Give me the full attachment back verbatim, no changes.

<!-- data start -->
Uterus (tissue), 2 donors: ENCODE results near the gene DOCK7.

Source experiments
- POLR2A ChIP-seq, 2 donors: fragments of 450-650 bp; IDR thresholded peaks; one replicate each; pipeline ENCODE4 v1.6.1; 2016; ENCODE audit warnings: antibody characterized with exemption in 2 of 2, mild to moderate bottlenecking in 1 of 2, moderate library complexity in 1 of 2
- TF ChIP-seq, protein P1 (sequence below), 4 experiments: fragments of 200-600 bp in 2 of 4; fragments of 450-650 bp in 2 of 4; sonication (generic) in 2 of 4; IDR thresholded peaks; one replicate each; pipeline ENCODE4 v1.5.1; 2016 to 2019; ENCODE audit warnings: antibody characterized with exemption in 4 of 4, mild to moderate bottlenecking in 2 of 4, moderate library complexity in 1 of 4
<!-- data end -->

Uterus (tissue), 2 donors: ENCODE results near the gene DOCK7.

Source experiments
- POLR2A ChIP-seq, 2 donors: fragments of 450-650 bp; IDR thresholded peaks; one replicate each; pipeline ENCODE4 v1.6.1; 2016; ENCODE audit warnings: antibody characterized with exemption in 2 of 2, mild to moderate bottlenecking in 1 of 2, moderate library complexity in 1 of 2
- TF ChIP-seq, protein P1 (sequence below), 4 experiments: fragments of 200-600 bp in 2 of 4; fragments of 450-650 bp in 2 of 4; sonication (generic) in 2 of 4; IDR thresholded peaks; one replicate each; pipeline ENCODE4 v1.5.1; 2016 to 2019; ENCODE audit warnings: antibody characterized with exemption in 4 of 4, mild to moderate bottlenecking in 2 of 4, moderate library complexity in 1 of 4